Year 14, Week 37, Day One (week 683)
(January 17, 2000 was my first carving day.)
89 degrees, blue skies above with puffs around the horizon, feathers and smears high up, brisk breeze to keep it cool. This weather report is brought to you by the City Of Pompano Beach Department Of Tourism.
Mocking birds were singing again. It would be fun to be able to identify the bird song they are copying.
We went yard sailing. We hit a couple church sales, and several individual sales. I kept my spending down but came home with a few items.
I picked up a set of three spring form pans where you bake the cake and then spring the sides apart so you just have the bottom of the pan to deal with. I just had to have them, even though I have no clue when I will ever use them. I almost picked up a bunt pan where the center removes, or a regular cake pan with a recoverable bottom. The three pans were only a tiny bit more. I also got a pair of cheep umbrellas and a DVD of old time science fiction.
I also got a tube that is designed for Champaign bottles. My intention was for my knitting needles. I got my small ones in there but they are longer than I thought they were. They will stay in there for now, though.
I picked up a book on Flower Fairies. It turned out to be pretty good, with the artist's poems next to each one. She sketched flowers from life, and then sketched children from her sister's kindergarten class in outfits she made and holding flowers, and then went to the studio to make her final paintings. This book is a compilation of seven books she published, and an eighth that was compiled from works not included in the other books.
I finally got out back to do wood working. I brought my Pasta drying racks with me. I cleaned up any stickers that was on the sticks or rods, and the glue, along with most of the pencil marks and smudges. Sandpaper works well for the pencil lines and smudges, finger nails remove stickers, knife scrapes off the glue and sandpaper removes any evidence. All rods were sanded just to make them a little better.
I finally laid all my rods on the racks to see how many rods I had and what I needed. I ended up with two extra short rods for the small drying racks, and am 15 rods short for the large racks. I just have to get more dowel stock. This project took a whole lot longer than I planned. I do have to take a couple of the racks back to square up the ends of a couple sticks so they will be straighter.
I tried to tip the table on the bandsaw and it would only go so far. I gave up.
I wore the whole-leg leg-brace I got last weekend. I wore it a couple times during the week, skipping a day or two to adjust it properly. Each time I wear it, it gets more comfortable. The big thing is to protect my leg from the Velcro hooks that are permanently attached to the brace itself. The pads are just not quite big enough, or I am not adjusting it properly. Today, it did quite well, forcing me to make adjustments only a couple times. I found that sometimes when I put my elbow onto my leg, I unlatch the straps.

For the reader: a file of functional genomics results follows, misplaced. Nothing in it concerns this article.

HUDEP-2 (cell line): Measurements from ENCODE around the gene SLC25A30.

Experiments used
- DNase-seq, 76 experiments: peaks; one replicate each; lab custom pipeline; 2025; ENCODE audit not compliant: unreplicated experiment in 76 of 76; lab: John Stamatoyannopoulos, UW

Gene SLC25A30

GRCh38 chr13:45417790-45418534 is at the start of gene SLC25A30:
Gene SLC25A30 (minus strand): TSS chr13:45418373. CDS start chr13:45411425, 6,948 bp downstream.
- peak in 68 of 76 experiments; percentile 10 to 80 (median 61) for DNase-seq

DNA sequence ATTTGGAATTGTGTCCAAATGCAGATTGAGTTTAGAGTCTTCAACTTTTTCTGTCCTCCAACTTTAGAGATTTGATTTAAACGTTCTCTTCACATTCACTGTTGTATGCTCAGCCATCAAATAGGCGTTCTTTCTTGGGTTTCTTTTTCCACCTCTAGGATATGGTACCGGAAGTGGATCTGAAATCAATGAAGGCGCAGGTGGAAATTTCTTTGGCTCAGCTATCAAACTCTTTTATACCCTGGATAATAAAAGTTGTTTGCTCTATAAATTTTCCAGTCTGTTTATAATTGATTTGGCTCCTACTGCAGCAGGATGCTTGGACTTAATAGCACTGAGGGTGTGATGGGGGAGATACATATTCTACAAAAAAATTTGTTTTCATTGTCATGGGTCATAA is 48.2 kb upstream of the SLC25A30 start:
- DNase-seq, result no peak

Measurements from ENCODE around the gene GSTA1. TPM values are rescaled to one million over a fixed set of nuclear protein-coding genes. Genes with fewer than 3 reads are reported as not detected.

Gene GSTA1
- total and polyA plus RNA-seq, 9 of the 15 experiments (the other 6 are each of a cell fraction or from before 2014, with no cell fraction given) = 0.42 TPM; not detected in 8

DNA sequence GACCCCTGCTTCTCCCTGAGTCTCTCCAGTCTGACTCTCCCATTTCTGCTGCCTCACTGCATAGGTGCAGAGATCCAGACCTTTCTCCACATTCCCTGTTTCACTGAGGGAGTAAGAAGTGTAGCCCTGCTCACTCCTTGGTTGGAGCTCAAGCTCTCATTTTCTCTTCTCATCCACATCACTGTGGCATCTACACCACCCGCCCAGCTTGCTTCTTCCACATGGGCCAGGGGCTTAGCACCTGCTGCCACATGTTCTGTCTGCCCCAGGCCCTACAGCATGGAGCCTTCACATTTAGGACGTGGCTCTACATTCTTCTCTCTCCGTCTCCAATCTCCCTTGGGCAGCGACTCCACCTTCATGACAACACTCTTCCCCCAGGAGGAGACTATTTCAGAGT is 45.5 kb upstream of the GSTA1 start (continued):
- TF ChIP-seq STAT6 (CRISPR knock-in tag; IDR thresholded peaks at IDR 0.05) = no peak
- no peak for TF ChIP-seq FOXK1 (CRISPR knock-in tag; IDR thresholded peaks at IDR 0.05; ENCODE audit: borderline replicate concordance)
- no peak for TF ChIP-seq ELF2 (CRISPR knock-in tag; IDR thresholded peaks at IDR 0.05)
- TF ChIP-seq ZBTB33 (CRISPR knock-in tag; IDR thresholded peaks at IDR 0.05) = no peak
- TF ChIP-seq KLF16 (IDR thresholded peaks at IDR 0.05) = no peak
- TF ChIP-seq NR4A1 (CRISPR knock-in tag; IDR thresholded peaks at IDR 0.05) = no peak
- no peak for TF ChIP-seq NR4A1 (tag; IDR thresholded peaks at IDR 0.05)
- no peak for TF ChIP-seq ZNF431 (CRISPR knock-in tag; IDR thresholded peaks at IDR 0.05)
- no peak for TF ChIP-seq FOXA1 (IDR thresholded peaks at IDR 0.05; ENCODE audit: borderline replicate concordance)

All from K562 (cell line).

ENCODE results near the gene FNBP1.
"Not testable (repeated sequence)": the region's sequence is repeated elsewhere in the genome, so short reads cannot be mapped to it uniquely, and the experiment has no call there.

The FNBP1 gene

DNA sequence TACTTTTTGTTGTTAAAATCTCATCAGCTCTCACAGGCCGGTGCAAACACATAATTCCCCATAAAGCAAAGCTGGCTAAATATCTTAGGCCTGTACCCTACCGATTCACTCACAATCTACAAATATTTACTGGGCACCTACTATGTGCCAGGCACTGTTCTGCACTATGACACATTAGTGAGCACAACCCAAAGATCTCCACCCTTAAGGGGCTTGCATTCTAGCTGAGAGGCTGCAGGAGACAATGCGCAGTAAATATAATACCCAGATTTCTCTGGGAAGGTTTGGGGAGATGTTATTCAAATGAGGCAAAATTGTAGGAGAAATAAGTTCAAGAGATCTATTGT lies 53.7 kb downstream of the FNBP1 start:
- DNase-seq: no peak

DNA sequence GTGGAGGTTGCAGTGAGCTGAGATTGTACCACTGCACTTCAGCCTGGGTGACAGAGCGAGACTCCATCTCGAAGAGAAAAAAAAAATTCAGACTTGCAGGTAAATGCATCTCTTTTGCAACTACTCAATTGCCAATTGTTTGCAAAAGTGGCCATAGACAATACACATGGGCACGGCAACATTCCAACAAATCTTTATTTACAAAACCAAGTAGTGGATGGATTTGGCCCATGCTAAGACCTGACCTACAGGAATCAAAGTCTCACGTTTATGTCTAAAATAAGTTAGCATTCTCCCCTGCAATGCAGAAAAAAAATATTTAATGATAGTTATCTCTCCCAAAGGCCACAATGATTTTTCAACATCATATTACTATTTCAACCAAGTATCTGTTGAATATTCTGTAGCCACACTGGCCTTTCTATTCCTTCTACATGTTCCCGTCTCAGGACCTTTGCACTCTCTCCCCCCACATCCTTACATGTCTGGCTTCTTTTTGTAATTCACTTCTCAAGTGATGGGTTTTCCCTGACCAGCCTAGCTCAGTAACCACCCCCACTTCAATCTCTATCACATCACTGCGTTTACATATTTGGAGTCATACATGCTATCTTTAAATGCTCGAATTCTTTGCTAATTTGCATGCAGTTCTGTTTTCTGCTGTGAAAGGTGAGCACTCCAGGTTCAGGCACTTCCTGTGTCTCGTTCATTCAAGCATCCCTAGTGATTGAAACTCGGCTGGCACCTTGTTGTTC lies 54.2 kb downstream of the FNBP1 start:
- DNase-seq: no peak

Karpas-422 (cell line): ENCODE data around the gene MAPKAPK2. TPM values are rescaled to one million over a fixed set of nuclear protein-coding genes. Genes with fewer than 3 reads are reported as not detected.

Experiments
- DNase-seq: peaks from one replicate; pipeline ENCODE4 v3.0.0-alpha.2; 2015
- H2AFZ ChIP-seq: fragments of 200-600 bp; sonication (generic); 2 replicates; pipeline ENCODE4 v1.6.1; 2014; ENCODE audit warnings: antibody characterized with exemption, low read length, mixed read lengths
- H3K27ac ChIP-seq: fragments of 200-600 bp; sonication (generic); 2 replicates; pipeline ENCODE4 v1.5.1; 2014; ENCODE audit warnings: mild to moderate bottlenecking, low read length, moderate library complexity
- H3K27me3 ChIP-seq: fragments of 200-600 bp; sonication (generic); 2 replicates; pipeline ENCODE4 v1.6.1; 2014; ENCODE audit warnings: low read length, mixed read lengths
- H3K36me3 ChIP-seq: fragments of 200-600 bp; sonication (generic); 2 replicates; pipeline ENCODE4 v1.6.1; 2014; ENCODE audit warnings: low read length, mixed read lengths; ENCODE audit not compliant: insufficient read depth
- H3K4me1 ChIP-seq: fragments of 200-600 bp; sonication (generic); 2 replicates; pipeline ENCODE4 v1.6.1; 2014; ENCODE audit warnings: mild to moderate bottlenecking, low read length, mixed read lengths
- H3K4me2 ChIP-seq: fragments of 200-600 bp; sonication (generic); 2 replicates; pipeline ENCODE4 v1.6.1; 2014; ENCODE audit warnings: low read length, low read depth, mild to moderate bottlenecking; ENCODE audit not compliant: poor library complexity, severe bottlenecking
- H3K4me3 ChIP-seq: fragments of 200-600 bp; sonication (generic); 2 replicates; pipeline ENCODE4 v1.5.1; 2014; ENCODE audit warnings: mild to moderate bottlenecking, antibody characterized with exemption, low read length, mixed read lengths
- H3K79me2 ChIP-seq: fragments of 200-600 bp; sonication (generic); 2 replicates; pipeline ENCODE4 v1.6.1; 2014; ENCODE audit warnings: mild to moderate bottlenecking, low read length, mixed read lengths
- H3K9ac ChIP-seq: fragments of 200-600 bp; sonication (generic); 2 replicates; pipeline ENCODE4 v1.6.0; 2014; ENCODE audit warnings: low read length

Tomorrow, I hope to work on several projects.
Year 14, Week 37, Day Two (week 683)
(January 17, 2000 was my first carving day.)
92 degrees, blue sky over head, puffs all around, light breeze, not quite enough to make it feel cool.
I tipped the bandsaw table as much as I could and cut the blanks for leaping fish carvings I decided I am going to do. It took some pounding and rocking to get it as far as I got it.
The metal insert for the blade to go through and still support the work was too narrow for working at an angle so it had to come out. I then cut a couple blanks. the first cuts on the block was near the "base" so the base was able to support the work near the end of the cut. I then had to cut at the free end of the work. I cut one side with no problem, the edge of the hole holding the wood up. when I flipped it over to cut the second side, I was forced to hold the work physically. That is not good.
I then got an idea. I took two thin sheets of wood I have and clamped them on each side of the blade. That supported the work nicely as I made my cuts on the rest of the blanks. Because of the angle, I have more wood to carve away than I would like.
My brother then came and he figured out why the table was not tipping all the way. My activities had loosened the table, because of the built-up crud over the years, so it would tip easily. He found that a guide block I had installed in the lower blade guide was too long. He took a hacksaw where the blade sticks out from the handle and sawed away the end of the guide block, and that allowed the table to tip all the way.
Next weekend, I might re-cut these blanks. The less excess wood I have to remove, the faster the carvings will come out of the wood. Even without re-cutting them, this saves me a lot of time.
One nice thing about tipping the table is that the work is still flat on the table where it is safe to handle. Previously, I would tip the stick up on the edge and have to balance, hold and control the stick's angle while pushing it through the blade. That is not safe. I will have to do some testing but I think that tipping the table, with the sheets of wood next to the blade, will be the way I will work angular cuts from now on.
I had enough and called it a day, even though very little was done. Something was done which was good. I am a step closer to making some more Christmas ornaments. I still have a few blanks for Penguins to be carved.
I am not sure how much will be done next weekend. I have some stuff that has to be done and unless I get a day where I can leave early from work to do it, It will have to be done on the weekend. Whether any wood working gets done will be up in the air.
I will see what I actually do next weekend.
bandsaw blade hole I had to deal with when cutting some materials when table was on angle.
finished blanks cut for leaping fish ornaments. I have them in stepped positions to to show how they were cut.